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100% its a manual drill, here is my reasoning, there is a pivot on the pistol grip rear, so hold that in and the crank shaft will come to the rear and you cant see a spring but there will be one built into the crank shaft body to pressure return the shaft to the front, on the front of the pistol grip there is a clamp so use that to hold the device firm to what it drills, on the front of the crank there is what looks like a spear point glass or tile drill bit with adjustable component marked .3 to 8, so the device has an adjustment for its process between those settings.

This has a cast body and machine made parts so not home made, who ever made it made a lot of them, so this was used by a lot of persons to drill whatever it drills, looking at the clamp and the shape of the drill it seems to me that whet it did drill was hard and brittle so the clamp is there to stop vibration that may break or crack the work face, which is why I think it may have been used to drill ceramic tiles or similar, i\ the design of the spear point bit makes me think this did not drill metal like steel or aluminum and there may be a drill part missing from the drill bit area. So its a device to drill a hole in a brittle object by winding a hand.crank. N
 

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100% its a manual drill, here is my reasoning, there is a pivot on the pistol grip rear, so hold that in and the crank shaft will come to the rear and you cant see a spring but there will be one built into the crank shaft body to pressure return the shaft to the front, on the front of the pistol grip there is a clamp so use that to hold the device firm to what it drills, on the front of the crank there is what looks like a spear point glass or tile drill bit with adjustable component marked .3 to 8, so the device has an adjustment for its process between those settings.

This has a cast body and machine made parts so not home made, who ever made it made a lot of them, so this was used by a lot of persons to drill whatever it drills, looking at the clamp and the shape of the drill it seems to me that whet it did drill was hard and brittle so the clamp is there to stop vibration that may break or crack the work face, which is why I think it may have been used to drill ceramic tiles or similar, i\ the design of the spear point bit makes me think this did not drill metal like steel or aluminum and there may be a drill part missing from the drill bit area. So its a device to drill a hole in a brittle object by winding a hand.crank. N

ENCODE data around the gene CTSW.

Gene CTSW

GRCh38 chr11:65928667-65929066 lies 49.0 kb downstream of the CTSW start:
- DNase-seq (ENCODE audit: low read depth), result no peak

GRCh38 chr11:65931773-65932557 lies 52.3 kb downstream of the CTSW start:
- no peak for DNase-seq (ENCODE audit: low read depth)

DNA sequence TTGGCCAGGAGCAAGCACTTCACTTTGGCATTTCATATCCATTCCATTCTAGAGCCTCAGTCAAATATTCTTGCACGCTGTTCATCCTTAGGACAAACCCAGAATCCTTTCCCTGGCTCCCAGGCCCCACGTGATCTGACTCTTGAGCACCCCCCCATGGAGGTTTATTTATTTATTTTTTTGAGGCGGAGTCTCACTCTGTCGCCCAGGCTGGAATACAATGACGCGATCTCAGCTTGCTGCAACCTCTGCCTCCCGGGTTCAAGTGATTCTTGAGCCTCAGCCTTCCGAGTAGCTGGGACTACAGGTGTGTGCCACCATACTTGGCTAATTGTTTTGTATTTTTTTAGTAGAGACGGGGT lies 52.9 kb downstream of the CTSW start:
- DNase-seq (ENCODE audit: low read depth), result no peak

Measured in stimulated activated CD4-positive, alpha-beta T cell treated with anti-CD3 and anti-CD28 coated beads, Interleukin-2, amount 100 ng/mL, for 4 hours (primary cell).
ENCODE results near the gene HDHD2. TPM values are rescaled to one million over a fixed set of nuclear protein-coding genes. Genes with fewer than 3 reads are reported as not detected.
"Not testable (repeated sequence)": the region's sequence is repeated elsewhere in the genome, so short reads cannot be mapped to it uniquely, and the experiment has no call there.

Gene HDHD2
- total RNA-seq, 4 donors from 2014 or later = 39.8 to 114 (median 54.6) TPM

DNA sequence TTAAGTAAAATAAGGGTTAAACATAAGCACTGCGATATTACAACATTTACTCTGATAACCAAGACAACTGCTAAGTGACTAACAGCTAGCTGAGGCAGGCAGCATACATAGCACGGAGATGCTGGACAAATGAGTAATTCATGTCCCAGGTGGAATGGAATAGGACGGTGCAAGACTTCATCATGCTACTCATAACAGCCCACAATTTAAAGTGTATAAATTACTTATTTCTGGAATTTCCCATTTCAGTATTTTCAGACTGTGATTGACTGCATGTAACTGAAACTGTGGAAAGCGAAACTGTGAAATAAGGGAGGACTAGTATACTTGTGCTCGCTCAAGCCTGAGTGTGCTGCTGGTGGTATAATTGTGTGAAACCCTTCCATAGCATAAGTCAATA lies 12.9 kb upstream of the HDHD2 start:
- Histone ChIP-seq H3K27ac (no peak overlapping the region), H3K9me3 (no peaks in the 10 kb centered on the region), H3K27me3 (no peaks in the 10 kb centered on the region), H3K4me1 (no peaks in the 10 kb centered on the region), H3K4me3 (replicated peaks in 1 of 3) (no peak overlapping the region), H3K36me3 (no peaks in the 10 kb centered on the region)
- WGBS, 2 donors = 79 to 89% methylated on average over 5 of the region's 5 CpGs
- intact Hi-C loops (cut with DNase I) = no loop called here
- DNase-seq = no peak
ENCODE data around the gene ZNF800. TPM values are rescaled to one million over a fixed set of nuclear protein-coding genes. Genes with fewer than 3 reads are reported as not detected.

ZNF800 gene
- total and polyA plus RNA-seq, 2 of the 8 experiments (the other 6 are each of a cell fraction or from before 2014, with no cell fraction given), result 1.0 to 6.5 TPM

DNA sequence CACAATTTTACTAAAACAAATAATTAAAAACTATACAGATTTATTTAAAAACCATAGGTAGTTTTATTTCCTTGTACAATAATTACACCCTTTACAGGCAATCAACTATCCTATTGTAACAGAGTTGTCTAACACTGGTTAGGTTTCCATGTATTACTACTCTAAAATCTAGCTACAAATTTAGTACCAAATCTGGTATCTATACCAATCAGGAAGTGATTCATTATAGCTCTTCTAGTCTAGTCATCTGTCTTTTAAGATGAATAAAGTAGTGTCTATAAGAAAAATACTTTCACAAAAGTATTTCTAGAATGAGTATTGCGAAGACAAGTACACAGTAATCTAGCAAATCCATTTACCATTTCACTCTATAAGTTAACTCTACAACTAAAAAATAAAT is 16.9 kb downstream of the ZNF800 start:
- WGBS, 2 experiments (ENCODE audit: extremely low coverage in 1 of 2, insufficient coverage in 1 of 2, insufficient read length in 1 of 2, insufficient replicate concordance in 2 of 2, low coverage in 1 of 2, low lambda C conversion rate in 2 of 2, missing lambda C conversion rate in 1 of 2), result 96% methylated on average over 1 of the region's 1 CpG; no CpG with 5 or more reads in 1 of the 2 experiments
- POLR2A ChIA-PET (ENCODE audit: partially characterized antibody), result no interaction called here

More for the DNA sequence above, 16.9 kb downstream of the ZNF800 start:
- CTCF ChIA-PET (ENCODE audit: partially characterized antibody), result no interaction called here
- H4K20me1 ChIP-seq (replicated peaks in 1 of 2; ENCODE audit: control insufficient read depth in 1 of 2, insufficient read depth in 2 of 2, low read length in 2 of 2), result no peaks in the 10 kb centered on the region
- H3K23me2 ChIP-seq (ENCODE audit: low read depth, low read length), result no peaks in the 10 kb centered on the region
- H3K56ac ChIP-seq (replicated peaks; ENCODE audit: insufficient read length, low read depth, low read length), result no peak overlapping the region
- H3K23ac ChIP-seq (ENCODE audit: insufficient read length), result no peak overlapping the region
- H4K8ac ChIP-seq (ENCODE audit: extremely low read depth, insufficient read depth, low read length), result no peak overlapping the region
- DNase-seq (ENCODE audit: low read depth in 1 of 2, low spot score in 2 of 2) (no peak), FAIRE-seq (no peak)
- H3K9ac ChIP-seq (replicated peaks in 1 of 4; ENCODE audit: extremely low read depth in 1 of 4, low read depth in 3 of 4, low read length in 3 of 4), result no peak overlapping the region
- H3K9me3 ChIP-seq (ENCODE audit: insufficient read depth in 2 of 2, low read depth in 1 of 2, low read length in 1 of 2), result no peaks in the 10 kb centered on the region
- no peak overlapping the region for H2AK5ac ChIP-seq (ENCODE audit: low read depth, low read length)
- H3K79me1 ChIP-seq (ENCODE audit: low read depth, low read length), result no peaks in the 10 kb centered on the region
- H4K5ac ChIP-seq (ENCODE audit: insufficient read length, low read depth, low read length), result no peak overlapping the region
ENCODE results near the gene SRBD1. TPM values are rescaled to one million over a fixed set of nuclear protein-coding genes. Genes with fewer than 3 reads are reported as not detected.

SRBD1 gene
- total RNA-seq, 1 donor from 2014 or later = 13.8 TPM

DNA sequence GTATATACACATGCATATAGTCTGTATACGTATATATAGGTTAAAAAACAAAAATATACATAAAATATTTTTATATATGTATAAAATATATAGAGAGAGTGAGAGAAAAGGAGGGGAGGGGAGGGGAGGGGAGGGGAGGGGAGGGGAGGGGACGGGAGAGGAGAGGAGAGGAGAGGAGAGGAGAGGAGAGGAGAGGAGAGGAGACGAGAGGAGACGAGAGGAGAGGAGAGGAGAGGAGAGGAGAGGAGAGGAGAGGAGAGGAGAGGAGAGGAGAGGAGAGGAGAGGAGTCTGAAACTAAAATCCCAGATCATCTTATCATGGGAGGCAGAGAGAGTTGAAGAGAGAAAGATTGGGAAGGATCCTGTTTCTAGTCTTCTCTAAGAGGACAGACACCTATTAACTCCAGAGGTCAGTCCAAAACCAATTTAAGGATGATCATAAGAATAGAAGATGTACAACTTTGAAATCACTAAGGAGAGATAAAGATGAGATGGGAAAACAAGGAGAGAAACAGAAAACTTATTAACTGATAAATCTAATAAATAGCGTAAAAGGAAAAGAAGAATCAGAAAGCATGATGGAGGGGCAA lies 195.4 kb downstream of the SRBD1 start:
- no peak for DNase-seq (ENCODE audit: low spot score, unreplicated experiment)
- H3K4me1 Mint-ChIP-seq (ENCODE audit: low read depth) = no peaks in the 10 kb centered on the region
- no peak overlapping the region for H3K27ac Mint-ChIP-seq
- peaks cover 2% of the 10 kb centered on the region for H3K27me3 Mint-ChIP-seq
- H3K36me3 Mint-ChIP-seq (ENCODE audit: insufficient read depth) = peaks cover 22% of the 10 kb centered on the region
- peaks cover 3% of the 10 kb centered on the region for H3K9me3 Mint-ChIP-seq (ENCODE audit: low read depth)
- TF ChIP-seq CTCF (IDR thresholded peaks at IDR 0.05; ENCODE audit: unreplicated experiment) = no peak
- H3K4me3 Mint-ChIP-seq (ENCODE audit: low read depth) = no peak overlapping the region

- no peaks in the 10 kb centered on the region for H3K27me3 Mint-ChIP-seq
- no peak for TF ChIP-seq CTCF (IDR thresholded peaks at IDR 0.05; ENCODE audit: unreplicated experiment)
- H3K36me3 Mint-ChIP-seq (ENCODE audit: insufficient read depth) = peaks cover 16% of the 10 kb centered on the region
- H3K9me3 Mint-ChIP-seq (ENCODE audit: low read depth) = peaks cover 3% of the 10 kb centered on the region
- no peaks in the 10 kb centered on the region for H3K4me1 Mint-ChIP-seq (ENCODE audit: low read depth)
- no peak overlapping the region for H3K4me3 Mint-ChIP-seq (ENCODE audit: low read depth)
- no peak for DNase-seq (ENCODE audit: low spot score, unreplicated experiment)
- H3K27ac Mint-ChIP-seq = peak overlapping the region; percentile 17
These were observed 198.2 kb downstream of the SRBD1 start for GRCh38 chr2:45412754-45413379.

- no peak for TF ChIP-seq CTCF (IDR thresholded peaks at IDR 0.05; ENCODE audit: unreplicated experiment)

That was my best guess. Appears to have been used to drill ceramic or clay tile. I think a part is missing, namely, a radius cutter that attaches to the scaled arm so that various sized holes can be drilled. I can't figure out what the numbers represent, unless it's for the hole diameter in cm.
 

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That was my best guess. Appears to have been used to drill ceramic or clay tile. I think a part is missing, namely, a radius cutter that attaches to the scaled arm so that various sized holes can be drilled. I can't figure out what the numbers represent, unless it's for the hole diameter in cm.
Hi guys, I'm not sure but it looks like the part with numbers may be upside down, from the photos it looks like a cutter is pointing back at the item, I could be wrong but that's what it looks like
 

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Discussion Starter · #13 ·
View attachment 400824
Tile cutter hole cutter. It is mounted on a tile cutter as per image. The cutter itself is wrong way round. That thin part is a tungsten carbide tip that does the cutting. The numbers is the hole diameter in centimeters
Hi. That is exactly what I need. I think the guy who put my tile floor in left this after the job. Seeing the pic above is what made the ID perfect. Thanks all for the help.
 

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View attachment 400824
Tile cutter hole cutter. It is mounted on a tile cutter as per image. The cutter itself is wrong way round. That thin part is a tungsten carbide tip that does the cutting. The numbers is the hole diameter in centimeters

I am happy to see that I picked what it is exactly correct, I am in awe of me. N
 

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